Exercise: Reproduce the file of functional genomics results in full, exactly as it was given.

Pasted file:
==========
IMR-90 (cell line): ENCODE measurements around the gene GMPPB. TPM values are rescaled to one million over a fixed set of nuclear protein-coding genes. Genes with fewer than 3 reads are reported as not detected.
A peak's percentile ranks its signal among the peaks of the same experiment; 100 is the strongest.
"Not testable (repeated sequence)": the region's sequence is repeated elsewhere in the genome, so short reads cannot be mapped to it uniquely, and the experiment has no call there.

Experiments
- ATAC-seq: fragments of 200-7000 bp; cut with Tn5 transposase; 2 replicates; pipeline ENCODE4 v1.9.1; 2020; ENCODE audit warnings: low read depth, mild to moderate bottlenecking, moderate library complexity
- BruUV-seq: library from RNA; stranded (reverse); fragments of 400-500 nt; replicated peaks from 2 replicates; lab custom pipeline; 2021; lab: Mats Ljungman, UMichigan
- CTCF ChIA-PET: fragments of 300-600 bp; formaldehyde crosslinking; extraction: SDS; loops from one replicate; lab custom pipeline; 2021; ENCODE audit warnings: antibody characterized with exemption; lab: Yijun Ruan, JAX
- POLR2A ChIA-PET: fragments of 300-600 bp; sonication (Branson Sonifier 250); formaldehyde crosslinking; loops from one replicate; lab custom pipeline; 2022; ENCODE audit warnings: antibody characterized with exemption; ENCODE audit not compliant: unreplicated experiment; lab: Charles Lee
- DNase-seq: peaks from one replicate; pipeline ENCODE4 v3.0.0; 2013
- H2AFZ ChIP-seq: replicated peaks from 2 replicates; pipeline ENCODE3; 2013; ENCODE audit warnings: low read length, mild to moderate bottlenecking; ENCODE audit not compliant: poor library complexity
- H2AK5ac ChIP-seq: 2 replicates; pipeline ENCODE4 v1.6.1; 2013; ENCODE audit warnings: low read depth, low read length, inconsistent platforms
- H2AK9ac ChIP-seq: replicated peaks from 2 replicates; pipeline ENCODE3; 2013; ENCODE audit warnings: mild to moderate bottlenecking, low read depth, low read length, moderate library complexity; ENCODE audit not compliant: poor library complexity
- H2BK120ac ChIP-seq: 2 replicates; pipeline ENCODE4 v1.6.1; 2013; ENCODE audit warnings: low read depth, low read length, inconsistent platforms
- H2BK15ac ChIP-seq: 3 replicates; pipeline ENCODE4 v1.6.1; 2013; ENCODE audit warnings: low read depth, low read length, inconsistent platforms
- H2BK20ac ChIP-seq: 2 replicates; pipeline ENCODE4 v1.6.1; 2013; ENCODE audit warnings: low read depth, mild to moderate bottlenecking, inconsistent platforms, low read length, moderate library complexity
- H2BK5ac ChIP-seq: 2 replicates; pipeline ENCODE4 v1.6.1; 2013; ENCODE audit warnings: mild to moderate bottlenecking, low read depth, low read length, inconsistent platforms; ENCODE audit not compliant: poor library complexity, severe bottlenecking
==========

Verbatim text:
IMR-90 (cell line): ENCODE measurements around the gene GMPPB. TPM values are rescaled to one million over a fixed set of nuclear protein-coding genes. Genes with fewer than 3 reads are reported as not detected.
A peak's percentile ranks its signal among the peaks of the same experiment; 100 is the strongest.
"Not testable (repeated sequence)": the region's sequence is repeated elsewhere in the genome, so short reads cannot be mapped to it uniquely, and the experiment has no call there.

Experiments
- ATAC-seq: fragments of 200-7000 bp; cut with Tn5 transposase; 2 replicates; pipeline ENCODE4 v1.9.1; 2020; ENCODE audit warnings: low read depth, mild to moderate bottlenecking, moderate library complexity
- BruUV-seq: library from RNA; stranded (reverse); fragments of 400-500 nt; replicated peaks from 2 replicates; lab custom pipeline; 2021; lab: Mats Ljungman, UMichigan
- CTCF ChIA-PET: fragments of 300-600 bp; formaldehyde crosslinking; extraction: SDS; loops from one replicate; lab custom pipeline; 2021; ENCODE audit warnings: antibody characterized with exemption; lab: Yijun Ruan, JAX
- POLR2A ChIA-PET: fragments of 300-600 bp; sonication (Branson Sonifier 250); formaldehyde crosslinking; loops from one replicate; lab custom pipeline; 2022; ENCODE audit warnings: antibody characterized with exemption; ENCODE audit not compliant: unreplicated experiment; lab: Charles Lee
- DNase-seq: peaks from one replicate; pipeline ENCODE4 v3.0.0; 2013
- H2AFZ ChIP-seq: replicated peaks from 2 replicates; pipeline ENCODE3; 2013; ENCODE audit warnings: low read length, mild to moderate bottlenecking; ENCODE audit not compliant: poor library complexity
- H2AK5ac ChIP-seq: 2 replicates; pipeline ENCODE4 v1.6.1; 2013; ENCODE audit warnings: low read depth, low read length, inconsistent platforms
- H2AK9ac ChIP-seq: replicated peaks from 2 replicates; pipeline ENCODE3; 2013; ENCODE audit warnings: mild to moderate bottlenecking, low read depth, low read length, moderate library complexity; ENCODE audit not compliant: poor library complexity
- H2BK120ac ChIP-seq: 2 replicates; pipeline ENCODE4 v1.6.1; 2013; ENCODE audit warnings: low read depth, low read length, inconsistent platforms
- H2BK15ac ChIP-seq: 3 replicates; pipeline ENCODE4 v1.6.1; 2013; ENCODE audit warnings: low read depth, low read length, inconsistent platforms
- H2BK20ac ChIP-seq: 2 replicates; pipeline ENCODE4 v1.6.1; 2013; ENCODE audit warnings: low read depth, mild to moderate bottlenecking, inconsistent platforms, low read length, moderate library complexity
- H2BK5ac ChIP-seq: 2 replicates; pipeline ENCODE4 v1.6.1; 2013; ENCODE audit warnings: mild to moderate bottlenecking, low read depth, low read length, inconsistent platforms; ENCODE audit not compliant: poor library complexity, severe bottlenecking